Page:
Just as the US television networks are feeling the effects of digital technology, so will the UK companies - ITV, the BBC, Channel 4 and others - says Singer. The introduction of digital TV by next year will make all UK homes multi-channel homes, as opposed to just a quarter today. The number of TV channels will swell to between 250 and 300, from fewer than 30 now.

Already ITV's share of viewing has fallen to 26 per cent from 50 per cent in homes that have added cable and satellite TV to the five terrestrial channels. Singer predicts that ITV's share will drop to as little as 20 per cent in time.

The digital revolution won't mean people will "watch Titanic in the back of a taxi on our cellular wide-screen Seiko watches, while using laptops to do some interactive banking via the modem on the gas meter, that uses the washing machine's fractal aerial to notify your satnav system when your cyberpet's laundry is done," says Singer with characteristic irony.

"It's also not about whether I'm going to watch Coronation Street on my TV or my PC. It's about integrating various pieces of information, the way you move to it, and just the vast amounts of information coming into the house," he says.

Singer joined Flextech full-time after five years as president of Tele- Communications International (Tinta), the international arm of Tele-Com- munications which he started up. He came back to the UK partly because the travel meant that he hardly saw his wife and three children.

When he left Tinta he took a non-executive role but now he is no longer on the board. He says it is because it is no longer relevant. "They're over there and I'm here."

Whether or not that's the full story, Singer's relationship with Tinta has been crucial to the development of Flextech, and Tinta is the biggest shareholder with a controlling vote. The other key factor is chief executive Roger Luard, who transformed the company from providing oil services into an owner and manager of cable and satellite channels in 1990.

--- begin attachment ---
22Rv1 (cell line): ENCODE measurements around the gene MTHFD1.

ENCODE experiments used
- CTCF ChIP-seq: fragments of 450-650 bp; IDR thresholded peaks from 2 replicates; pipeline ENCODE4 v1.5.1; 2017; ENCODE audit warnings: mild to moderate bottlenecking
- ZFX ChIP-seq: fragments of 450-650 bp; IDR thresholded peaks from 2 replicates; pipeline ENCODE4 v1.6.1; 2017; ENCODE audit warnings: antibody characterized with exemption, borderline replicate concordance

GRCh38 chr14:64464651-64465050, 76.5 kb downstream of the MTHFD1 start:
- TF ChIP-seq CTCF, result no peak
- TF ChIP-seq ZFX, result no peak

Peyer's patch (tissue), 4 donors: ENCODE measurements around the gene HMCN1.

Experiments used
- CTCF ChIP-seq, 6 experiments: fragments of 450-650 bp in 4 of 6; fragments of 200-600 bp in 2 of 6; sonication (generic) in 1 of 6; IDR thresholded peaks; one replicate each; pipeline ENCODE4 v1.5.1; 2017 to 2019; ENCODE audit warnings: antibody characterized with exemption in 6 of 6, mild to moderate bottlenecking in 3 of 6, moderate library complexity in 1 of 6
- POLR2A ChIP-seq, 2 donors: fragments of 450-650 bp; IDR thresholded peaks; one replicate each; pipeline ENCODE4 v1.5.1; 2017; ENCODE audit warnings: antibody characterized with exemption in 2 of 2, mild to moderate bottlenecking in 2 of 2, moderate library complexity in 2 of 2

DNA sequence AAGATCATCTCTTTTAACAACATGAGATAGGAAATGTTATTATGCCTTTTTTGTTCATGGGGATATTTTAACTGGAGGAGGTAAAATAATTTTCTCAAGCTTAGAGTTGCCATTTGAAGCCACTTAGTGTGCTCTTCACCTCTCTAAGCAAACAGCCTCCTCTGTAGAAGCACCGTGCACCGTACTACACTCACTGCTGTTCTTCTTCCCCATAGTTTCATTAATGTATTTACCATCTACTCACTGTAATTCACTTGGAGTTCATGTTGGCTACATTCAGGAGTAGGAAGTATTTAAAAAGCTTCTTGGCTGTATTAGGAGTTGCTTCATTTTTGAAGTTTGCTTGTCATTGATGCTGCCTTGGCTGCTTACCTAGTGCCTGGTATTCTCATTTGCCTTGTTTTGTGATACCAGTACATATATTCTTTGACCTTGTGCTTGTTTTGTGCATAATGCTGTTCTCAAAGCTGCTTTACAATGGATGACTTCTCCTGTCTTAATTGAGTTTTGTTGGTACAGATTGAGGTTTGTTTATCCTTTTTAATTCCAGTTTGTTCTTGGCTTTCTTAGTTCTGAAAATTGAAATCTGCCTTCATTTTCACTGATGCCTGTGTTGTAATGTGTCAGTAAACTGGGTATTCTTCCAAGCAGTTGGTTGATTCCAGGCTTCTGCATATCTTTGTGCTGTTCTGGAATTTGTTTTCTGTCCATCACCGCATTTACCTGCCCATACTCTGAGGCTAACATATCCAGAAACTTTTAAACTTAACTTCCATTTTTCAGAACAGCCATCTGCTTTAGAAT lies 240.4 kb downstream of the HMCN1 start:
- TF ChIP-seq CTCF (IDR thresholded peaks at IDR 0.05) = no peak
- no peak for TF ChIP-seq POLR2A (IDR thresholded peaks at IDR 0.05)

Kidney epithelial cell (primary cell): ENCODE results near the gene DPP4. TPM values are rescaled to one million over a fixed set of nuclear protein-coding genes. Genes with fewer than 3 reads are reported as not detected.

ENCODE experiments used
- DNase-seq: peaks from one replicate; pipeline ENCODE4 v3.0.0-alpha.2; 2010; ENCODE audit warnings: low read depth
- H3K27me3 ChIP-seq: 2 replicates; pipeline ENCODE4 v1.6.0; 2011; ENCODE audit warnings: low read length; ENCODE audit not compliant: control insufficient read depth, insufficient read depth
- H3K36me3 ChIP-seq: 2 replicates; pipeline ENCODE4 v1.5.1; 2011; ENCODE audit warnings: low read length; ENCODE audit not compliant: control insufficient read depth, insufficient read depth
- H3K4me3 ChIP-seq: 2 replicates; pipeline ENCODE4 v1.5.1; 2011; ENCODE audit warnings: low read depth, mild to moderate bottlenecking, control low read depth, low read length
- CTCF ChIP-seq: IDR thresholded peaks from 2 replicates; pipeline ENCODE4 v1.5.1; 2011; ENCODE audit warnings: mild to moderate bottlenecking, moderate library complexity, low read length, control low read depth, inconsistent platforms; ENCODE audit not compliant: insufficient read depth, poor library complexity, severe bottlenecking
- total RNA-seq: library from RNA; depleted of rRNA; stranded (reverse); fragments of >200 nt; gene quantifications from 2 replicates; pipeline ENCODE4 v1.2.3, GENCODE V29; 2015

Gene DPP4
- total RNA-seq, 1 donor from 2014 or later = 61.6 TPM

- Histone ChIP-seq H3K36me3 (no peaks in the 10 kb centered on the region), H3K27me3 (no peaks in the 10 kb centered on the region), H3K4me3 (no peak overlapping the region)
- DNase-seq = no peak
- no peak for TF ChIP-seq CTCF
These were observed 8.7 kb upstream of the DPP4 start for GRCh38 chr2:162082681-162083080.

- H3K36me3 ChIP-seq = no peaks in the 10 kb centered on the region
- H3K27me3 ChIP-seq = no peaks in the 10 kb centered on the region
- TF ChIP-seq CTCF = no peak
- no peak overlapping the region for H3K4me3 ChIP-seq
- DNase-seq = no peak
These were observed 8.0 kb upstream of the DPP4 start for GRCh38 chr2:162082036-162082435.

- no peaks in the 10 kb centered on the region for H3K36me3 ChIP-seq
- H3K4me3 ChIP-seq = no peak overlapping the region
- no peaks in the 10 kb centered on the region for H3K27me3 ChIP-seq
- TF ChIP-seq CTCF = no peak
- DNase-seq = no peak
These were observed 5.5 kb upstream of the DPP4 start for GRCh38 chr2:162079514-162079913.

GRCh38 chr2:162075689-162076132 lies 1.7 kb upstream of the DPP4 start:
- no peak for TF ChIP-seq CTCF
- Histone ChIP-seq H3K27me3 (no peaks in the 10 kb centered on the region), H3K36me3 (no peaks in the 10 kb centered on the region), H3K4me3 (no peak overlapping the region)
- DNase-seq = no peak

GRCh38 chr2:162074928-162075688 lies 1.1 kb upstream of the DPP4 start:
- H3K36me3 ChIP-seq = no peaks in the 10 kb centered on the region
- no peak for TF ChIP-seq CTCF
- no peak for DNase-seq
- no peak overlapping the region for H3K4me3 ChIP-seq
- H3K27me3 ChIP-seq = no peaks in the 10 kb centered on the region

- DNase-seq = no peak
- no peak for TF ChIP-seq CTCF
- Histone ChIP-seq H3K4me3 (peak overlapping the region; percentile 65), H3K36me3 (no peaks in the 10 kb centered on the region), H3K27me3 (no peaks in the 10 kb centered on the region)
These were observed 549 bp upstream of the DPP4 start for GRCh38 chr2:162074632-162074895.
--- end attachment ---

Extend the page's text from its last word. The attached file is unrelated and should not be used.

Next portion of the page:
Flextech provides 16 channels to 25 million viewers in the UK and Europe. "We are the bread, the butter, the cheese - we'll let Sky do the caviar," says Singer. "Flextech shouldn't exist. The fact that it does shows that ITV missed an opportunity," he adds.

He concedes that the ITV companies had their licence renewals to think about when multi-channel TV was born in Britain. Nevertheless, he says: "Because British TV companies did not understand the cable and satellite opportunity in the UK, they also missed the opportunity to build these networks abroad, which is one of the reasons why none of the main UK television companies are major international media companies."

Flextech also has a 19 per cent stake in Scottish Media Group, which holds the ITV licences for the Scottish TV and Grampian TV franchises.

Without Tinta, Fry says, Flextech would not have wooed the BBC as a partner in UK TV, a joint venture that launched four pay-TV channels in the UK last year and gave Flextech new weight. The channels draw on the BBC's programme archive. "Roger is the deal-maker and Adam is the strategist and the public face of Flextech," says Fry.

Reports that the two don't see eye to eye are dismissed by Mr Singer. "Roger is one of the most complicated people I've ever met, but once he's had a couple of cups of coffee, there's not too much yelling and shouting," he says.

Critics say the proof of the two executives' relative skills lies in Flextech's share price. Under Luard, Flextech's shares increased eight- fold to a high of 802.5p in February 1997. Since Singer joined, the shares have fallen by 32 per cent to a low of 484.5p.

Singer is devoting much of his time now to trying to negotiate terms with BSkyB to run the UK TV channels on its digital service. If he doesn't get the right terms, the company is threatening to set up its own satellite distribution network.

"It's very unlikely we will - we see ourselves as very much in the content provision business," says Singer. "Sky has been a beacon to us all in showing that if you have your own satellite dish base completely integrated with your own channels, you have a very, very valuable business. It's not surprising we look at that and say could we be one of those too, please."